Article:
Multivariate analyses among the 194 MSMW (Table 3) in the sample found MSMW who were unemployed, relative to those who were employed (full or part-time) (AOR=2.28; CI 1.01, 5.17), had a primary female partner relative to those who did not report a primary female partner (AOR=3.44; CI 1.4, 8.46), and higher levels of treatment optimism (AOR=1.73; CI 1.18, 2.54) had independently increased odds of reporting UVAI in the past three months. Strong feelings of connection to a same-race gay community (AOR=0.71; CI 0.56, 0.91) and Viagra use, relative to no reported Viagra use (AOR=0.31; CI 0.10, 0.95) independently decreased odds of reporting UVAI. Confirmatory analyses were run removing primary female partner from the model and no substantive changes in the estimates of association were observed.

Table 3
Multivariate logistic regression: significant correlates of substance-using MSMWa reporting UVAIb (no UVAI, referent) with female partners, Project MIX, 2005–06 (N = 194)

Discussion

In this analysis we sought to describe a sample of substance-using MSM who also have sex with women and identify correlates of unprotected vaginal or anal sex those female partners. Bisexual activity was not common in our sample of high-risk, substance-using urban MSM. We found that among substance using MSM, slightly less than 10% reported sex with a woman in the past 3 months. This is consistent with the prevalence reported among HIV-positive men by O’Leary and colleagues [34]. Overall, MSMW in our sample were older, African-American men with a history of incarceration, recent homelessness, and unemployment, who were less likely to have attended school beyond the high school or GED level. They were also less likely to be gay-identifying – preferring to identify as bisexual – and given the higher mean levels of internalized homophobia reported, seem less comfortable with their sexuality than the MSMO in our sample. Comparing the MSMW to the MSMO in this study found several key differences in terms of sociodemographics, sexual behaviors, and substance use patterns and our results offer further insights into this subpopulation of gay, bisexual and other MSM. The MSMW in this sample were also independently less likely to have attended or graduated from college than were their MSMO peers, a result reported in other studies [4, 20, 23] but did not always rise to the level of statistical significance. Stronger feelings of internalized homophobia and weaker feelings of connection to the same-race gay community were associated with having sex with women, a finding consistent with O’Leary’s analysis among HIV-positive men [34]. It has been hypothesized based on other studies that men who are ambivalent about their homosexuality may also engage in sex with women [36], however our data do not allow us to speculate on this issue because we focused not on identity, but on sexual risk behaviors. Further, due to the cross-sectional nature of our study, we could not follow any changes in sexual identity over time, so we cannot speculate on the fluid nature of sexual identity and its impact on behavior.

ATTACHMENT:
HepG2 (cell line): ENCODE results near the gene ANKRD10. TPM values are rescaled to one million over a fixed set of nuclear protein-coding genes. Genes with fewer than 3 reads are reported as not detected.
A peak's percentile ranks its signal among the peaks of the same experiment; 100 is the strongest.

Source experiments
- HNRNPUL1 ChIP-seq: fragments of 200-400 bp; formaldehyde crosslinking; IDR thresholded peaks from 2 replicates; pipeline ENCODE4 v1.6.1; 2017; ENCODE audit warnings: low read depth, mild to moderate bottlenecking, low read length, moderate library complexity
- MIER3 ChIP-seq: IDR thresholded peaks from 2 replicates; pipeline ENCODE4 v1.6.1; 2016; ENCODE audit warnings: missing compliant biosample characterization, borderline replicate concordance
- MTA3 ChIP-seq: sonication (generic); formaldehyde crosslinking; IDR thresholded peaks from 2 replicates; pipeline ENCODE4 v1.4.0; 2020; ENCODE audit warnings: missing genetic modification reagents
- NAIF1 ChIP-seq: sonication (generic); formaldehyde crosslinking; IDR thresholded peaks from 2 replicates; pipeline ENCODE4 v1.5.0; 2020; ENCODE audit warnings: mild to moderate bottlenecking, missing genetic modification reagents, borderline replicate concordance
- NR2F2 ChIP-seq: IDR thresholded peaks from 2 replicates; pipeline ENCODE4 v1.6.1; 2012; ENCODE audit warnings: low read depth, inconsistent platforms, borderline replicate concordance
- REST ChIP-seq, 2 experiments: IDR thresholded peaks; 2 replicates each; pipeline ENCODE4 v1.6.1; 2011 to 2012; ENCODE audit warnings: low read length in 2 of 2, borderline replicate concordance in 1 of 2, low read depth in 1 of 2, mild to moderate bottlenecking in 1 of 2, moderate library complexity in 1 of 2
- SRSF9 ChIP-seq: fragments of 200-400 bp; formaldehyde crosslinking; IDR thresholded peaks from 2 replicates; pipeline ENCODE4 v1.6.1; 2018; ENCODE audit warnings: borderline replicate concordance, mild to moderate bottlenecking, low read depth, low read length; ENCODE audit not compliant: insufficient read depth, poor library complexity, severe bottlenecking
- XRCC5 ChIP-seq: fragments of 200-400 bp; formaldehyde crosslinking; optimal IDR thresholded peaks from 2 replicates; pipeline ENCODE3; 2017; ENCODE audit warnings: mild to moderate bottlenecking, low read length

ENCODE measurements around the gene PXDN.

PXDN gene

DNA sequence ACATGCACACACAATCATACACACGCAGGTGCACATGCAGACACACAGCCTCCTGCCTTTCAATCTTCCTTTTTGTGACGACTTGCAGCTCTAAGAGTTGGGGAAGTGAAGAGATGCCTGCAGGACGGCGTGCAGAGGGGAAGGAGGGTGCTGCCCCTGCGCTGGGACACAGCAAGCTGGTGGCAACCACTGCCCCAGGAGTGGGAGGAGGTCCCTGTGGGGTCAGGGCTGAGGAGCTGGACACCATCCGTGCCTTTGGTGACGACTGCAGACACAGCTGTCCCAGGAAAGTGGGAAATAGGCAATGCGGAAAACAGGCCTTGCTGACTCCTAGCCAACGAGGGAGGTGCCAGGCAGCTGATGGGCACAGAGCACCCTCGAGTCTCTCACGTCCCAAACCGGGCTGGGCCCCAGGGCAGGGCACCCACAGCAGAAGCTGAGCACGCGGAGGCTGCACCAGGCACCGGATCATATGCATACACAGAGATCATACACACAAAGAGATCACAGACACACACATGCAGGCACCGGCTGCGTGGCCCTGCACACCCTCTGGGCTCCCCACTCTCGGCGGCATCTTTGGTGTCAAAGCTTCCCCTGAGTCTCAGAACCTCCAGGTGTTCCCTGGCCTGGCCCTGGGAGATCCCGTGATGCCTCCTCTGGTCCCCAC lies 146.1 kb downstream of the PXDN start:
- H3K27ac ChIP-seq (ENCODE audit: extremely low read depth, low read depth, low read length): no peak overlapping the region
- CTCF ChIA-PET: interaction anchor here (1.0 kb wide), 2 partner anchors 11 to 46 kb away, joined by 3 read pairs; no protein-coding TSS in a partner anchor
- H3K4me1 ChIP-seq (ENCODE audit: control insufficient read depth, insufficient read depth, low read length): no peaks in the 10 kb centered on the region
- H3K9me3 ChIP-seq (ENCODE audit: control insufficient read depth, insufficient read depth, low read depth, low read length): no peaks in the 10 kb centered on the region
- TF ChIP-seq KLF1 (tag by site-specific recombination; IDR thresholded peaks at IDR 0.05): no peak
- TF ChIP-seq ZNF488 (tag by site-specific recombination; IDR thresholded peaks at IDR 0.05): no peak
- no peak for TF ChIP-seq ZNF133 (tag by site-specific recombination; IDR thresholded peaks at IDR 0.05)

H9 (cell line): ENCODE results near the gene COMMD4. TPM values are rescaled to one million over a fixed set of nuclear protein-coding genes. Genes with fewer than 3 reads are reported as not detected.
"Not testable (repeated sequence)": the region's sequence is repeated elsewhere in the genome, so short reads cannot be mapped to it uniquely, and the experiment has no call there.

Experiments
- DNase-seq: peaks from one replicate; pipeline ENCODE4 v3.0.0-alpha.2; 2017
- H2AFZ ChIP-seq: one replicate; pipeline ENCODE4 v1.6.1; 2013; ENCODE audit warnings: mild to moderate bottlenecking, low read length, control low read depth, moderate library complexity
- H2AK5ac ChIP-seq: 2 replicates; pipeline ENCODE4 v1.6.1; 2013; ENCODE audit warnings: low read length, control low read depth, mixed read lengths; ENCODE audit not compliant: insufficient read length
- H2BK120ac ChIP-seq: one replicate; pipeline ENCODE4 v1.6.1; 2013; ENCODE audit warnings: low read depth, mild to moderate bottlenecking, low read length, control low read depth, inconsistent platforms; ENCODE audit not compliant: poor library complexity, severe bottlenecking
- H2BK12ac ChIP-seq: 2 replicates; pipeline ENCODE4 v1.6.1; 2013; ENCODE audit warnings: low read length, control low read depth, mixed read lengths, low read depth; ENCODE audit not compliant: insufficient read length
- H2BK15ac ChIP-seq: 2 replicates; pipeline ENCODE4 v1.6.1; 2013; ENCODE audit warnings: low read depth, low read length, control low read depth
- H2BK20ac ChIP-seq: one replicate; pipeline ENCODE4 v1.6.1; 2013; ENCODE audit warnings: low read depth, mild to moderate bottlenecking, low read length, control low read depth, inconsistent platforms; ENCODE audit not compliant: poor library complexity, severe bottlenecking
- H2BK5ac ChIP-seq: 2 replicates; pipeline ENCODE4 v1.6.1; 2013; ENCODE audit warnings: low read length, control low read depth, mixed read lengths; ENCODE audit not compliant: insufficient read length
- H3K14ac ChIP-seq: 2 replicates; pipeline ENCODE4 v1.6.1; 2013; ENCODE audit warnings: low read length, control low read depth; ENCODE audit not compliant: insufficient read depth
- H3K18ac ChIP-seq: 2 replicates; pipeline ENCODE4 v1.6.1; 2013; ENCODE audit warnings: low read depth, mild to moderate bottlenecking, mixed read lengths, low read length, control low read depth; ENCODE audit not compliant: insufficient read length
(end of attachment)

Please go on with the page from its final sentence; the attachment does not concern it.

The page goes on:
Among the MSMW in our sample, two-thirds reported UVAI with at least one female partner in the three months prior to interview, a prevalence that is higher than previously published [31]. We identified several key correlates of recent UVAI with female partners. Overall, the men who engaged in UVAI reported more recent unemployment and a greater endorsement of depressive symptoms (higher mean depression scale score) and were less concerned about becoming HIV positive or transmitting HIV to their partners (treatment optimism) but were also less comfortable with their sexuality and felt less connected to a community of same-race gay community than the MSMW who did not have UVAI with their female partners. They were also more likely to have a primary female partner than MSMW who did not report UVAI with their female partners. Contrary to expectations, knowledge of one’s own HIV-positive status was not associated with consistent condom use with recent female partners among this sample. This is a concerning observation and is inconsistent with previous research among MSMW, which has found that HIV-positive MSMW reported less UVAI with their female partners and less unprotected anal sex with their male partners than did HIV-negative MSMW [19]. No difference in number of male sex partners between MSMW reporting UVAI and those reporting no UVAI with female partners was found. In ancillary analysis among the HIV-negative MSM, MSMW were less likely than MSMO to report unprotected anal sex with HIV-positive or HIV-unknown status male partners. Among HIV-negative MSMW, however, UVAI was not statistically significantly associated with engaging in unprotected anal sex with HIV-positive or unknown status male partners. In addition, treatment optimism was associated with UVAI, which might explain the limited impact that HIV-positive status knowledge appeared to have among the MSMW sample. The association between treatment optimism and sexual risk behaviors in this sample is consistent with other research among MSM [3740], which has suggested that advances in HAART availability and treatment success have been associated with diminished concern about HIV infection among some MSM.